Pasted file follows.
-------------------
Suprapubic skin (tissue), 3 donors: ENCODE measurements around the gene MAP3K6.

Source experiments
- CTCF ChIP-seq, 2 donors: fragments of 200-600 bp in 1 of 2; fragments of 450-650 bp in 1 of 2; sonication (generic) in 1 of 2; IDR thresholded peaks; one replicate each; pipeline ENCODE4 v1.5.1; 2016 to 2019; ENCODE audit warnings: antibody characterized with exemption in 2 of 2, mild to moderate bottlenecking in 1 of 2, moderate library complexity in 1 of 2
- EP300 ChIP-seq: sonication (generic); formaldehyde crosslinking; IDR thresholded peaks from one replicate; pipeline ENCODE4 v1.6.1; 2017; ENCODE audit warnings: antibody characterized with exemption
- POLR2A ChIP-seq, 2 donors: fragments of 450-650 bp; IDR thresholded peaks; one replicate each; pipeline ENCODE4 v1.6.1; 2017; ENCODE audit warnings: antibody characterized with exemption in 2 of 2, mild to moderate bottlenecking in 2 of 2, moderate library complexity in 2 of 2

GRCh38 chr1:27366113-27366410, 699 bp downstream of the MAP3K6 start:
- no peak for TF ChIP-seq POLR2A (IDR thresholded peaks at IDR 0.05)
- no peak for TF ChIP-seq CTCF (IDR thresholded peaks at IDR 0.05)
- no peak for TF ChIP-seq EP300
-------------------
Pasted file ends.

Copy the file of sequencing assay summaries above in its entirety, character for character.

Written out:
Suprapubic skin (tissue), 3 donors: ENCODE measurements around the gene MAP3K6.

Source experiments
- CTCF ChIP-seq, 2 donors: fragments of 200-600 bp in 1 of 2; fragments of 450-650 bp in 1 of 2; sonication (generic) in 1 of 2; IDR thresholded peaks; one replicate each; pipeline ENCODE4 v1.5.1; 2016 to 2019; ENCODE audit warnings: antibody characterized with exemption in 2 of 2, mild to moderate bottlenecking in 1 of 2, moderate library complexity in 1 of 2
- EP300 ChIP-seq: sonication (generic); formaldehyde crosslinking; IDR thresholded peaks from one replicate; pipeline ENCODE4 v1.6.1; 2017; ENCODE audit warnings: antibody characterized with exemption
- POLR2A ChIP-seq, 2 donors: fragments of 450-650 bp; IDR thresholded peaks; one replicate each; pipeline ENCODE4 v1.6.1; 2017; ENCODE audit warnings: antibody characterized with exemption in 2 of 2, mild to moderate bottlenecking in 2 of 2, moderate library complexity in 2 of 2

GRCh38 chr1:27366113-27366410, 699 bp downstream of the MAP3K6 start:
- no peak for TF ChIP-seq POLR2A (IDR thresholded peaks at IDR 0.05)
- no peak for TF ChIP-seq CTCF (IDR thresholded peaks at IDR 0.05)
- no peak for TF ChIP-seq EP300